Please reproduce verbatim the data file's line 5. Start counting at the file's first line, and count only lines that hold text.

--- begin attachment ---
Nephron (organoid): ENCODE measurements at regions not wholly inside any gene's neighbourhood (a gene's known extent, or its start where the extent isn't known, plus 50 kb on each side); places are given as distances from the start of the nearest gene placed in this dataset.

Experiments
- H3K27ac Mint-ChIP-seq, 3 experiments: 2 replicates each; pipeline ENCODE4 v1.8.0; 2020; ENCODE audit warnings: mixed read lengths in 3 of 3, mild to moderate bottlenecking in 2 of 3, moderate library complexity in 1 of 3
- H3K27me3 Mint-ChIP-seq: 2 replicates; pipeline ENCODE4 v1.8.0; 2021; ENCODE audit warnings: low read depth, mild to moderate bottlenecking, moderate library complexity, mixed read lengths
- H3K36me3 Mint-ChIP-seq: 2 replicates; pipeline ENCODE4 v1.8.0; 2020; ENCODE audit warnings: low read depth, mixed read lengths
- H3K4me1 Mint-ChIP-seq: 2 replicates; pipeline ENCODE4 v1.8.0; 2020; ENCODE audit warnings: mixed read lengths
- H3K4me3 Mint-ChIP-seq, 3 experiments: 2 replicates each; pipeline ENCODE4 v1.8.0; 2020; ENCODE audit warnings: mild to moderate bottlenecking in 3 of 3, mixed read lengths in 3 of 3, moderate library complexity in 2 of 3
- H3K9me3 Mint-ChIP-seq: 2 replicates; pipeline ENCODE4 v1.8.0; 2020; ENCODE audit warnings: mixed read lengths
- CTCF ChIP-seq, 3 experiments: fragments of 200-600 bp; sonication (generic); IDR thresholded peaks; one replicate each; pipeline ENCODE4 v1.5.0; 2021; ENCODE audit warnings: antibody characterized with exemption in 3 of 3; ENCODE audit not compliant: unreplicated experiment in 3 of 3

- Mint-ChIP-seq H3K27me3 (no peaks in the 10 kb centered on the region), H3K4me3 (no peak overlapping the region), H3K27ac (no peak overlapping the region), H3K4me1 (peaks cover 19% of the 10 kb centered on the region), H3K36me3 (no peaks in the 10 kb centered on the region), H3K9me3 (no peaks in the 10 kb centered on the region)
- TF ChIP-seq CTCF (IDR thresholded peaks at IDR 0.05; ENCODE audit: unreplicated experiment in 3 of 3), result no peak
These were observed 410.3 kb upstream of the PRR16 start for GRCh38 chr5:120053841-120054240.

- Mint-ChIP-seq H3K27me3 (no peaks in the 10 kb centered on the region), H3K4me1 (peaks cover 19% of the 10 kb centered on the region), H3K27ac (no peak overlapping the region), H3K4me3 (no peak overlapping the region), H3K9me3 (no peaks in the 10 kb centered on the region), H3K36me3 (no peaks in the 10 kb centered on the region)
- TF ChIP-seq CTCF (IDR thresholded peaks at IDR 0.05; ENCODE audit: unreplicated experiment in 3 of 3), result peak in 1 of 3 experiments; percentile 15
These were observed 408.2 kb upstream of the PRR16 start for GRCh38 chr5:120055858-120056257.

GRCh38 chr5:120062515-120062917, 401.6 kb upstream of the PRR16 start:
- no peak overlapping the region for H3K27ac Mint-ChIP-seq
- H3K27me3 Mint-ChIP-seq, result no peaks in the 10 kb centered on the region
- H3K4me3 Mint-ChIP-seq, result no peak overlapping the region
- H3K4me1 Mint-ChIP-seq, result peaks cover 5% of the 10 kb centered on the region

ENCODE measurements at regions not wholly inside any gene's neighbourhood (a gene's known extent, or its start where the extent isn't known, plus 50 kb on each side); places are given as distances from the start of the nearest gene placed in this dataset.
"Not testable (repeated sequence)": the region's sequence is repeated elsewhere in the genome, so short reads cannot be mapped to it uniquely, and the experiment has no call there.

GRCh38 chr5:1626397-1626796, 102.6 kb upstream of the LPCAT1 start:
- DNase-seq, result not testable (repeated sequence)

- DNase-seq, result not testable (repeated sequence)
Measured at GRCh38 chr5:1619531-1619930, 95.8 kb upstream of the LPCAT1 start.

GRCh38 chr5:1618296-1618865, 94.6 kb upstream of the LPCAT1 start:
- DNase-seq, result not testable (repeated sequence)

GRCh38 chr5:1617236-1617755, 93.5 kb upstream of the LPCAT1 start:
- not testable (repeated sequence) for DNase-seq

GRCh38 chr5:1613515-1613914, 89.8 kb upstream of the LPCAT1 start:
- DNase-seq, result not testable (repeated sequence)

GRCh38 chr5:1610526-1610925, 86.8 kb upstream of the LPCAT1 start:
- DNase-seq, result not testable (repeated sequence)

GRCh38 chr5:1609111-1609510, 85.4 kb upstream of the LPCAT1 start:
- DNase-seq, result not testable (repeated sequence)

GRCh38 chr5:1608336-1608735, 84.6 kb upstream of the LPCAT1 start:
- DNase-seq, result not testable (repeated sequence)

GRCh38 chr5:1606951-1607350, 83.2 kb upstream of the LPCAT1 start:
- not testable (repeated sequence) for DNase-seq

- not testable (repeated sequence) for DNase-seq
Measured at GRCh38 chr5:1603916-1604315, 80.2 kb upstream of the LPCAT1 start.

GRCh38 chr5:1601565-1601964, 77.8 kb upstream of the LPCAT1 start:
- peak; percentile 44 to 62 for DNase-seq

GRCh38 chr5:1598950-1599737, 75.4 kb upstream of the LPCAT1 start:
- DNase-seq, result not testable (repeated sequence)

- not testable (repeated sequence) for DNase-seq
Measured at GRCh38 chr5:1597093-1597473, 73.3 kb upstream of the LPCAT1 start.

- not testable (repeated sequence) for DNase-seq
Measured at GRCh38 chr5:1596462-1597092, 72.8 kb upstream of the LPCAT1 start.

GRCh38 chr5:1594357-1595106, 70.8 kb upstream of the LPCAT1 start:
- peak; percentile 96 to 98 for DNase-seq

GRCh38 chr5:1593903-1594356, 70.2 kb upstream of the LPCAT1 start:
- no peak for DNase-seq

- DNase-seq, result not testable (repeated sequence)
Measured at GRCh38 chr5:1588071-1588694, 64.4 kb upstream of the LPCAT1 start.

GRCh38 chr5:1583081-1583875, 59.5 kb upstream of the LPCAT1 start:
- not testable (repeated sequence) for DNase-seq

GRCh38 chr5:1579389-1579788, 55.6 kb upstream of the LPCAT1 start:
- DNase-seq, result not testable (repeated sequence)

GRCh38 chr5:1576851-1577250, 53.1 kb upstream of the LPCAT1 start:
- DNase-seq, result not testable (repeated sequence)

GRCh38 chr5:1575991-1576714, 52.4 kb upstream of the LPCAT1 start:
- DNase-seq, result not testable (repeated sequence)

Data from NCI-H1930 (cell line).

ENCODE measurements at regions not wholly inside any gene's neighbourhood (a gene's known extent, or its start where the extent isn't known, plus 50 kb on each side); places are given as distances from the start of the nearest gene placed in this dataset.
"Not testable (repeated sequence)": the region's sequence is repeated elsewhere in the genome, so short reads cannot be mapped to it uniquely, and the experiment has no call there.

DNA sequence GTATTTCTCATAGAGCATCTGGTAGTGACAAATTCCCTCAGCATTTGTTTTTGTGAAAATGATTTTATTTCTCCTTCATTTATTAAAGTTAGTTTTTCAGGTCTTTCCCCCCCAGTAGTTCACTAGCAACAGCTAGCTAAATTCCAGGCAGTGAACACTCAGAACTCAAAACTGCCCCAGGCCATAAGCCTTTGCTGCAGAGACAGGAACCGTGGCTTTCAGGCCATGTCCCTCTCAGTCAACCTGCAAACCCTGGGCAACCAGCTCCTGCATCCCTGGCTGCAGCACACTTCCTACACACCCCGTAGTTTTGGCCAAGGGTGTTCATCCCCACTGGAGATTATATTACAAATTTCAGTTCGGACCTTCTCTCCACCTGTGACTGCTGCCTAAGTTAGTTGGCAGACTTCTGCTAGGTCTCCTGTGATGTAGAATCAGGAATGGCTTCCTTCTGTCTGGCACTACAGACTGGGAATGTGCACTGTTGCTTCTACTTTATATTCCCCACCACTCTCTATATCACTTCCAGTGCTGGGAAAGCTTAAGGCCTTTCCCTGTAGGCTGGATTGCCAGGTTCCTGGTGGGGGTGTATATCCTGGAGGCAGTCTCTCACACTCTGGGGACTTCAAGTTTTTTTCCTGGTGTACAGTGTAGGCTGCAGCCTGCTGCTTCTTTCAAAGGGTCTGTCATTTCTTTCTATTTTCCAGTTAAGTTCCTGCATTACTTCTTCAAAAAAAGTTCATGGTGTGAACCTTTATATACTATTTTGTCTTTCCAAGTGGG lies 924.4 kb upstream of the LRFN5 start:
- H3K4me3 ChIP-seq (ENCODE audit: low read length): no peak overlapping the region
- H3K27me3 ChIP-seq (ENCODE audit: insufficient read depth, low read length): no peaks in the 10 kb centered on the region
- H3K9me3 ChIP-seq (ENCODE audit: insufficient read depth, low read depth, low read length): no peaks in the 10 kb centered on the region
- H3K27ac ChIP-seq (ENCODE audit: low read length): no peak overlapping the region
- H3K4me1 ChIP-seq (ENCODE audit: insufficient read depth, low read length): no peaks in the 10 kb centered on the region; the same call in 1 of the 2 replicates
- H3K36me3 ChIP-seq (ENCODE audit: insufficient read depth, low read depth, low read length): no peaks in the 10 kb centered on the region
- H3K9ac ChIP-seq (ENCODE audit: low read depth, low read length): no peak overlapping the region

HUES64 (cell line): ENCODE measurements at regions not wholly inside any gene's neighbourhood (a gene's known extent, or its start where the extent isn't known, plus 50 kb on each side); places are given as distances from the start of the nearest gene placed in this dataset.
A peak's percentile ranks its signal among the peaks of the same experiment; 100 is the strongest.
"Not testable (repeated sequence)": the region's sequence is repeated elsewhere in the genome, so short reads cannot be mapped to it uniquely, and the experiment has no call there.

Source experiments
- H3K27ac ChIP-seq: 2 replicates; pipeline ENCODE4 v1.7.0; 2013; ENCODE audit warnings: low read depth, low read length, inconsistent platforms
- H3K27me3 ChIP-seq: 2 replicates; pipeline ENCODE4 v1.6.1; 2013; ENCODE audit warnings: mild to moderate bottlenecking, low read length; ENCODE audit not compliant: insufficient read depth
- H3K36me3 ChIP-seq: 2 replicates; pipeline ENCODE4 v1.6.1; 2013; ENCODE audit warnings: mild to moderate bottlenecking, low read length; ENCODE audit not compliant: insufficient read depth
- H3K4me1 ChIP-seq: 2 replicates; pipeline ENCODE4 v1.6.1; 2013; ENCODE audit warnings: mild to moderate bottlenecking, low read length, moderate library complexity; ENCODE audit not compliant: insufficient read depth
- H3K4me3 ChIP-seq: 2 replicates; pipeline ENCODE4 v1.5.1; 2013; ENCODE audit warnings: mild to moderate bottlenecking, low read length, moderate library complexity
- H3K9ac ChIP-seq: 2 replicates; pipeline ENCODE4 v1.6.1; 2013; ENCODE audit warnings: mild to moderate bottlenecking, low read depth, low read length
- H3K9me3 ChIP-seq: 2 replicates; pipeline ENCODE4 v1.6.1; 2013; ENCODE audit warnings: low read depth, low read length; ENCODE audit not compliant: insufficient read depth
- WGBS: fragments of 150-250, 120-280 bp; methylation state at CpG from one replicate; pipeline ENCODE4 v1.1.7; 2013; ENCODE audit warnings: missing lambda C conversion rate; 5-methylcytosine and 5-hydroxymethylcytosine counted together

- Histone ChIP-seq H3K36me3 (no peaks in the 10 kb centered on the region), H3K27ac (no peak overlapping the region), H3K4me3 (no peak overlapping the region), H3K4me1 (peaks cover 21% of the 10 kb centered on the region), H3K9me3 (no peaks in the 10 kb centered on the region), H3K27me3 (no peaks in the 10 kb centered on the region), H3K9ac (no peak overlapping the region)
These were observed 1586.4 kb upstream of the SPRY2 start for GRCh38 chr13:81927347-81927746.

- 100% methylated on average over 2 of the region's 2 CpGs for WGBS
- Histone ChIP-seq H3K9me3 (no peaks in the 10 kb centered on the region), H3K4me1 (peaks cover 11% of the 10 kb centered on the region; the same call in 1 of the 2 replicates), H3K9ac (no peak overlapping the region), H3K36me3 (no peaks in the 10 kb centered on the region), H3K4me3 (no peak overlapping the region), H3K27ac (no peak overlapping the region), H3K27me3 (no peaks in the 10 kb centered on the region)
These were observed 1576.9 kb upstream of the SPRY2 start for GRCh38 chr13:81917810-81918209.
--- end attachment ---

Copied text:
- H3K36me3 Mint-ChIP-seq: 2 replicates; pipeline ENCODE4 v1.8.0; 2020; ENCODE audit warnings: low read depth, mixed read lengths